Sickle Cell Disease (SCD)

To find patient care programs and faculty treating sickle cell disease at Kennedy Krieger Institute, please see the right-hand column below. Additional helpful information, including definitions, symptoms, Institute press releases, Potential magazine articles, and other resources outside the Institute, have also been provided for readers on this page.

Sickle Cell Disease Overview:

Sickle cell disease is an autosomal recessive hemoglobinopathy that affects red blood cells, causing them to adopt a sickle or crescent shaped formation when under duress. This disease is caused by a single mutation to the hemoglobin beta (HBB) gene. When people have one HBB gene mutation, they have sickle cell trait. When a person inherits two HBB mutations from both of their parents, they have sickle cell disease. Sickle cell disease is diagnosed through the newborn screening program. There are numerous complications are associated with sickle cell disease including pain crises, acute chest syndrome, and stroke.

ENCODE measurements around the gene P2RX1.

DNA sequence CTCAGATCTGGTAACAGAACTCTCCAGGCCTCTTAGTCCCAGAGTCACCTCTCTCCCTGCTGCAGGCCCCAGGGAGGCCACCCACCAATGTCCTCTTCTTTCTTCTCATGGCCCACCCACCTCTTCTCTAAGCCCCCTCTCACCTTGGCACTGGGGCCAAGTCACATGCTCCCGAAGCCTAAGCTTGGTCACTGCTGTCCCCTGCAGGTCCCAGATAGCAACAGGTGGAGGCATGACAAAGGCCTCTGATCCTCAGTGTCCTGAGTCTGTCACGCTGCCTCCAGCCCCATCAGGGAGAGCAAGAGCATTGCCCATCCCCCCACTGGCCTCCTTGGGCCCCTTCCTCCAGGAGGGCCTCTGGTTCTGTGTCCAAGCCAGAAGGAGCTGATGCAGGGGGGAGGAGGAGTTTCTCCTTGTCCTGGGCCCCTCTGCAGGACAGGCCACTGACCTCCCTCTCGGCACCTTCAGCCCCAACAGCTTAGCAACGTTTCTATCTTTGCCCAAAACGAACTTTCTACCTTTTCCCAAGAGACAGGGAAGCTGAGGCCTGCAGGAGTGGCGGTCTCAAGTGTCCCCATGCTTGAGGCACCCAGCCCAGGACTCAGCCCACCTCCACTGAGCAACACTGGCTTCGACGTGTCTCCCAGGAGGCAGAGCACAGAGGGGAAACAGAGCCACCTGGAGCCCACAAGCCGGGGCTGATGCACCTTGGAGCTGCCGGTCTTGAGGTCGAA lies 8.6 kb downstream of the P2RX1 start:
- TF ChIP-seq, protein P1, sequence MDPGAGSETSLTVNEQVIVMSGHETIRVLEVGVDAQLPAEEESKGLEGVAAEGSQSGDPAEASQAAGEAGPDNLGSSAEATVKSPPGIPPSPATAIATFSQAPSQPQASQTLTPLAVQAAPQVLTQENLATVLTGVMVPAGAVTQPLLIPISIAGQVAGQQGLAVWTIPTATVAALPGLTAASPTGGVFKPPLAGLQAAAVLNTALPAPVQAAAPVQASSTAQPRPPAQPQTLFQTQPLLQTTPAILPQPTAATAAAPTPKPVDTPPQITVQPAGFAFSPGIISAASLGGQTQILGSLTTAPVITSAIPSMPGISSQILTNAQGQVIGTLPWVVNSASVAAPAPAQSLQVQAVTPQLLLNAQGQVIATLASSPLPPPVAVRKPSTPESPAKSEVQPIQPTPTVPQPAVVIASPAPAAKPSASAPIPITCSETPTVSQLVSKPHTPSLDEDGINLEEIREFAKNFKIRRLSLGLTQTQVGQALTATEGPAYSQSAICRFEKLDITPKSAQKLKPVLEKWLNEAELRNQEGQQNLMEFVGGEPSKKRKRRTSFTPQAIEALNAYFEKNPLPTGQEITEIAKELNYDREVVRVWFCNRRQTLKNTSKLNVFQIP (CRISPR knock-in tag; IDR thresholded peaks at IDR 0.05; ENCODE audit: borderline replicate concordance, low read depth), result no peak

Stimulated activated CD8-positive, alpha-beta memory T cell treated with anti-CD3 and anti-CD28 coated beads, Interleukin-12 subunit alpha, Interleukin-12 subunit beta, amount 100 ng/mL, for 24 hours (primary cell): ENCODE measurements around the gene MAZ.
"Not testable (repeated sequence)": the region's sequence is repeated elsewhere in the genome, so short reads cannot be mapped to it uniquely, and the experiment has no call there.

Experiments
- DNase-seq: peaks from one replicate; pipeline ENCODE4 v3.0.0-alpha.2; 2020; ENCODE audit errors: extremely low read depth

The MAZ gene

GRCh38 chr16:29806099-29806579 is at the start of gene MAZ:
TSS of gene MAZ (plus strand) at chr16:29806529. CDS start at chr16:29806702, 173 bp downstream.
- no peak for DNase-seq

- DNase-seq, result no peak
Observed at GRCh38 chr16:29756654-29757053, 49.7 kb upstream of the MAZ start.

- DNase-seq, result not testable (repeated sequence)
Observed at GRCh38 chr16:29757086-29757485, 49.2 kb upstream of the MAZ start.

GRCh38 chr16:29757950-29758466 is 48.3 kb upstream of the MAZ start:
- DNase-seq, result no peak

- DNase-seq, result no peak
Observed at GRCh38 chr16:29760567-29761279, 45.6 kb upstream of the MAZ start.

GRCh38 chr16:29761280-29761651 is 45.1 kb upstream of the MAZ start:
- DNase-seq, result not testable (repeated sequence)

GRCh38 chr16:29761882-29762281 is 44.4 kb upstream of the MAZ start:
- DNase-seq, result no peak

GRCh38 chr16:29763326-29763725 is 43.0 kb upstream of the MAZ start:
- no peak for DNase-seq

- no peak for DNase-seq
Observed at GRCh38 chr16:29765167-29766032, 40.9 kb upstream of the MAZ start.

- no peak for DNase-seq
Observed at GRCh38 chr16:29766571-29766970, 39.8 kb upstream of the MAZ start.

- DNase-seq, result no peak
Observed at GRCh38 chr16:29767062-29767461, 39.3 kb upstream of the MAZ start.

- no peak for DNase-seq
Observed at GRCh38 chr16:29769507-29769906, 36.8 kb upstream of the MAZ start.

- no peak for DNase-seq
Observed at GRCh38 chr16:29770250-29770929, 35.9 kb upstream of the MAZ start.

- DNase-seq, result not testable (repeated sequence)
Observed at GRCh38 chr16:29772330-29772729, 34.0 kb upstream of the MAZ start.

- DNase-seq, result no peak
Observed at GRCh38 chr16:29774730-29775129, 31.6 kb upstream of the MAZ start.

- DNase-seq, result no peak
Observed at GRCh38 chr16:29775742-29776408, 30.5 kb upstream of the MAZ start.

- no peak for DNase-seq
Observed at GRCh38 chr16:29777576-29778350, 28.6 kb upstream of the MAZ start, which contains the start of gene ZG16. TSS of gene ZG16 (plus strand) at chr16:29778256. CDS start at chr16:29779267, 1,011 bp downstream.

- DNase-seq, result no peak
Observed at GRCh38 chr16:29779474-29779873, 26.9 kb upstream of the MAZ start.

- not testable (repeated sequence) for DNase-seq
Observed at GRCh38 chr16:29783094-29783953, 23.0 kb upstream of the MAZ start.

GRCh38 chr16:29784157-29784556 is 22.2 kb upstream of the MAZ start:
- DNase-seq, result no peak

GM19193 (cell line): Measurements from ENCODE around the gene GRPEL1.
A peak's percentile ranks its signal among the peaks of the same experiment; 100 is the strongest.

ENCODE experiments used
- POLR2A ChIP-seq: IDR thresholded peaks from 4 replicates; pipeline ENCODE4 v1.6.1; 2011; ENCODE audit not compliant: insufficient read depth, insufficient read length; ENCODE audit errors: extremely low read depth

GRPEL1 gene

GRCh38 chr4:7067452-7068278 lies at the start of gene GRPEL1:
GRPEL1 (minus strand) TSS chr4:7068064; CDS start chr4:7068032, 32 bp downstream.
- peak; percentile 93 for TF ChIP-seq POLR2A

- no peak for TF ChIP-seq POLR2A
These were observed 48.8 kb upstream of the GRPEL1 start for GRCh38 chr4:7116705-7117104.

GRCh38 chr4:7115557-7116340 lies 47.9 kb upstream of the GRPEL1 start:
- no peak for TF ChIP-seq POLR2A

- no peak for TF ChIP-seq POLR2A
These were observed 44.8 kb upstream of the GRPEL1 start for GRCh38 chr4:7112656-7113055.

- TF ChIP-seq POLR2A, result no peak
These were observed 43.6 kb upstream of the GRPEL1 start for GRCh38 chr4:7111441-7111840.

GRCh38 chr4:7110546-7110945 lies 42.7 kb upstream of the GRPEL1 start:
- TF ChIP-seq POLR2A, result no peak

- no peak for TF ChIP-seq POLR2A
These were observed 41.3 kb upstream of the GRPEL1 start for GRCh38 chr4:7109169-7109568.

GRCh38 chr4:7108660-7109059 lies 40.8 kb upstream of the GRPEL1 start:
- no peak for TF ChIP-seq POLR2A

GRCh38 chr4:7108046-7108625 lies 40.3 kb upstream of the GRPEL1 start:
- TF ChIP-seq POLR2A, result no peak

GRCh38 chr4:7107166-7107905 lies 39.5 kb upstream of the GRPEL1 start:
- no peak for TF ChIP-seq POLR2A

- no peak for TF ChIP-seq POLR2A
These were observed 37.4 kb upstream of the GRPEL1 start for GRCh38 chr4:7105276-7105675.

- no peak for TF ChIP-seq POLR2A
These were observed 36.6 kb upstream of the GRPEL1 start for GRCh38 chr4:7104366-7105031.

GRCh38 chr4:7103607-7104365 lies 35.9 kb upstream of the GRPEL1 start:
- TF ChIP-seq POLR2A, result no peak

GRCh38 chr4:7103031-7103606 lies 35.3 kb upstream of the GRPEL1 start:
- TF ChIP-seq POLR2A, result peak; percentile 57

Sickle cell disease is the most common inherited blood disorder in the United States, commonly affecting people of African, Hispanic, and Mediterranean descent. There are different types of sickle cell disease with variable severity, including hemoglobin SS, SC, and S beta thalassemia. 

Children with sickle cell disease are at increased risk for stroke and other neurological and neurodevelopmental disorders, including seizures, headache, cognitive delay, and ADHD.